A tiny brewery thought to be BrewDog's is on ice amid concerns over 'emissions and odours'

City officials raised the concerns in a planning directive.

By Zuzia Whelan Reporter, Fora

PLANS FOR A microbrewery in Dublin’s docklands have been put on hold after city planners raised concerns over the potential impact of odours from the facility.

An application for an “in-house micro-brewing facility”, ancillary to a pub at Capital Dock, Sir John Rogerson’s Quay, was submitted by US real estate group Kennedy Wilson in March. The project is thought to be part of Scottish beer maker BrewDog’s Irish expansion plans.

The craft beer maker last year announced plans to open its first pub in Dublin by June 2019 and has registered a local company.

BrewDog did not respond to Fora‘s request for comment at the time of publication.

Dublin City Council was due to make a decision on the microbrewery application on 2 May. It has instead paused the project by asking for an environmental consultant’s report after expressing concerns over the impact “odours and emissions” from the brewery may have on the surrounding area.

“The Planning Authority has concerns in relation to certain elements of the proposal, in particular the impact on the amenity of residents, with regards to emissions and odours from the proposed brewing equipment,” it said in a directive.

Planners requested that Kennedy Wilson produce an environmental report written by a “competent person which must demonstrate that odours and emissions from activities associated with the use will not result in interference with amenities or the environment beyond the site boundary”.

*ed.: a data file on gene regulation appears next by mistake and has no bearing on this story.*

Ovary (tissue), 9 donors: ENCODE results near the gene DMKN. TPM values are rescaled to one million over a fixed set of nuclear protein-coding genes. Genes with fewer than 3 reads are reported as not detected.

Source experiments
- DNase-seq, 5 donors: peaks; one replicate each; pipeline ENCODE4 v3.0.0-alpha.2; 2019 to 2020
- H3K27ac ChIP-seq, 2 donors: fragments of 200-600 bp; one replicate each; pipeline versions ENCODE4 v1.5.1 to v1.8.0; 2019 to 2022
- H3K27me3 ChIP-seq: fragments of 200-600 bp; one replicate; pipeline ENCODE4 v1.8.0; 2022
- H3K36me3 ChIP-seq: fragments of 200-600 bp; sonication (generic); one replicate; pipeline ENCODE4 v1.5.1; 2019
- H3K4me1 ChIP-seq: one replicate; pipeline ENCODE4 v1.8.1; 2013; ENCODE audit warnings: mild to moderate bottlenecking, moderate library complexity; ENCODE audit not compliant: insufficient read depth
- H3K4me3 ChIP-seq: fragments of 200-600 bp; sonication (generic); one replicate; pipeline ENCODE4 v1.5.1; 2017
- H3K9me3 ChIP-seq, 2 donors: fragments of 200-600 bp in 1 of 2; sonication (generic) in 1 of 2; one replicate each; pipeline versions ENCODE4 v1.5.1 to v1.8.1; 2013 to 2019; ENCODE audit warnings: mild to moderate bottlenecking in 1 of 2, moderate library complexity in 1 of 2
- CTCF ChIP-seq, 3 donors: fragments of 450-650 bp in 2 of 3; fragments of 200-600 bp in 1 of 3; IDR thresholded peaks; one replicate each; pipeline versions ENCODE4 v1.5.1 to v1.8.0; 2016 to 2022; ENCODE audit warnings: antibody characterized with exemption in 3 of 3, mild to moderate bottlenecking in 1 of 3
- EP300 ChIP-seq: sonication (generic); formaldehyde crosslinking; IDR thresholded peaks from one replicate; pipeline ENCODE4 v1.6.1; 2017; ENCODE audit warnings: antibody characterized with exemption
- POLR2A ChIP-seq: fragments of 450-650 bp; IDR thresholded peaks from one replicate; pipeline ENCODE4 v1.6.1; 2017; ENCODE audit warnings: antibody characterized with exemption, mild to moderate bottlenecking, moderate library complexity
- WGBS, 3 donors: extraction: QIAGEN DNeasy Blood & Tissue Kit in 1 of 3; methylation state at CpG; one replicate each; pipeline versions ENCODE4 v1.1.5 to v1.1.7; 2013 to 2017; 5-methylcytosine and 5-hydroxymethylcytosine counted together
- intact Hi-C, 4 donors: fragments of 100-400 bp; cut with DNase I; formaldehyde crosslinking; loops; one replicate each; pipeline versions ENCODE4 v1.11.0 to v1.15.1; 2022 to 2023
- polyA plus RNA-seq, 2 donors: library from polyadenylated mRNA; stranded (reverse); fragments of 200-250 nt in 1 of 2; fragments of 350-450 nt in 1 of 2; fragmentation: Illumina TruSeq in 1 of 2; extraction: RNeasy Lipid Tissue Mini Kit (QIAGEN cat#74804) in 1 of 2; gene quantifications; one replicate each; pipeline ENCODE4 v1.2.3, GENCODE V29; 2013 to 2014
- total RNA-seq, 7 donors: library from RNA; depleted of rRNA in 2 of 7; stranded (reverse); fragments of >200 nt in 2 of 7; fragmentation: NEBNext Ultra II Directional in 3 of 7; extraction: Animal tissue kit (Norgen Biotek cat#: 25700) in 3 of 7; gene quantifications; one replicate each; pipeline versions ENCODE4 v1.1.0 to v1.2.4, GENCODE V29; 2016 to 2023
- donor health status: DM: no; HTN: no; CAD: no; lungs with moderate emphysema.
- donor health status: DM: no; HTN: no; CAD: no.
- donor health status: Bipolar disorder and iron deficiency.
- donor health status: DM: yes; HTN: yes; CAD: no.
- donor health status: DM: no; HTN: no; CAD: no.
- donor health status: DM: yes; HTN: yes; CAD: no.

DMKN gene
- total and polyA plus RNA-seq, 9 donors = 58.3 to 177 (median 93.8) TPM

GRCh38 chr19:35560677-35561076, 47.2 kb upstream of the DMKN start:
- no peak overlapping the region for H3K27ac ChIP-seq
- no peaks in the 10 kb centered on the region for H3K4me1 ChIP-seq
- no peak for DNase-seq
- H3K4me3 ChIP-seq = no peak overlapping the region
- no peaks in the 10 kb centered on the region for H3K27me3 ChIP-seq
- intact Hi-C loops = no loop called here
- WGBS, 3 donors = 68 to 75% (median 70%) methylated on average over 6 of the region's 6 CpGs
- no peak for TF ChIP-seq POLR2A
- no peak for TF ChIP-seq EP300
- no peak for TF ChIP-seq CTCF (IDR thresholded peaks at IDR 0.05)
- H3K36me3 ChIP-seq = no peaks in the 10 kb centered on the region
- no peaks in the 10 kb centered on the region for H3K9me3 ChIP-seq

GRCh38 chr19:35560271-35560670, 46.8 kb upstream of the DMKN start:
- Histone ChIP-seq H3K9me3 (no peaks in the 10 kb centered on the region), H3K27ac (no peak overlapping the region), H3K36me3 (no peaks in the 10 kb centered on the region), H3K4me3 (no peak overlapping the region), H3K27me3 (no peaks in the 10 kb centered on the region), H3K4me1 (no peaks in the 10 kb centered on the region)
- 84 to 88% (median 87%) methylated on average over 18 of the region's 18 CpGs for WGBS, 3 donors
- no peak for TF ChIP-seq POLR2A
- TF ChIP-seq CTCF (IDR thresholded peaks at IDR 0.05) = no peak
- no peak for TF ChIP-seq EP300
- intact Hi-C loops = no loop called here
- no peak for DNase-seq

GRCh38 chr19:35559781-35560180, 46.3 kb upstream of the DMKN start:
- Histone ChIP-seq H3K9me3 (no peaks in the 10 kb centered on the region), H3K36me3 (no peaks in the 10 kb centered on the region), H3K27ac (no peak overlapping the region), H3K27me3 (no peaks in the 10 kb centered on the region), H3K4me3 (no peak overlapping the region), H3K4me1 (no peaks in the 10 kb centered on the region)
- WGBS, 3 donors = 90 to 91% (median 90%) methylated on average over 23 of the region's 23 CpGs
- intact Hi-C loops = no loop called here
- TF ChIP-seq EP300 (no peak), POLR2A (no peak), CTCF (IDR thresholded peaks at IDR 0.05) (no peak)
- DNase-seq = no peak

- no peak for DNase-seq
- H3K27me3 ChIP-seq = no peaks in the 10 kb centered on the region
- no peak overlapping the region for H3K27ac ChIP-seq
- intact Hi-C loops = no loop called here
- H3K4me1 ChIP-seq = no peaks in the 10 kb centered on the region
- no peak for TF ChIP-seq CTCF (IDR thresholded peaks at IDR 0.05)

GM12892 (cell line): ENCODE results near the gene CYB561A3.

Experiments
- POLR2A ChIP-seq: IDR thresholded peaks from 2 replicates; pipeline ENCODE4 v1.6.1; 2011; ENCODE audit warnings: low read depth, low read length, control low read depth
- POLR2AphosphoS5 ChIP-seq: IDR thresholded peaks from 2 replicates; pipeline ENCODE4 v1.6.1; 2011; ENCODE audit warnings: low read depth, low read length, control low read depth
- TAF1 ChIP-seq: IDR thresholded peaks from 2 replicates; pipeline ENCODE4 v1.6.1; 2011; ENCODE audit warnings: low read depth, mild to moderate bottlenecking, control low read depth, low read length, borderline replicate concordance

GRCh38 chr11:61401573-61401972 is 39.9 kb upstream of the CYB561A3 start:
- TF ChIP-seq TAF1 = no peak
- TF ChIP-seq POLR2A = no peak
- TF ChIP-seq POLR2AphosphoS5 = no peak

Kennedy Wilson declined to comment.

According to a Sunday Times report, BrewDog applied for a bar and restaurant licence at Capital Dock earlier this year.

In December 2018, Kennedy Wilson sought retention permission to change the use of the building from a cafe or restaurant to a public house with “ancillary restaurant use” and a craft beer offering. 

The March application sought further permission for an on-site 50 sq m microbrewery. 

The submission did not disclose the name of the brewery and pub operator, but said the tenant “is an operation that has been successfully established in other cities across the UK and Europe”.

BrewDog – best known for ciders, spirits and beers like Punk IPA and Dead Pony Club – was set up in 2007. It employs about 1,000 people and runs about 70 pubs globally. It has exported to Ireland for several years, but doesn’t yet have a physical presence here. 

It currently operates four breweries in Scotland, Australia and the US. 

The company recorded sales of more than £111 million in 2017 and an operating profit of £2.7 million.

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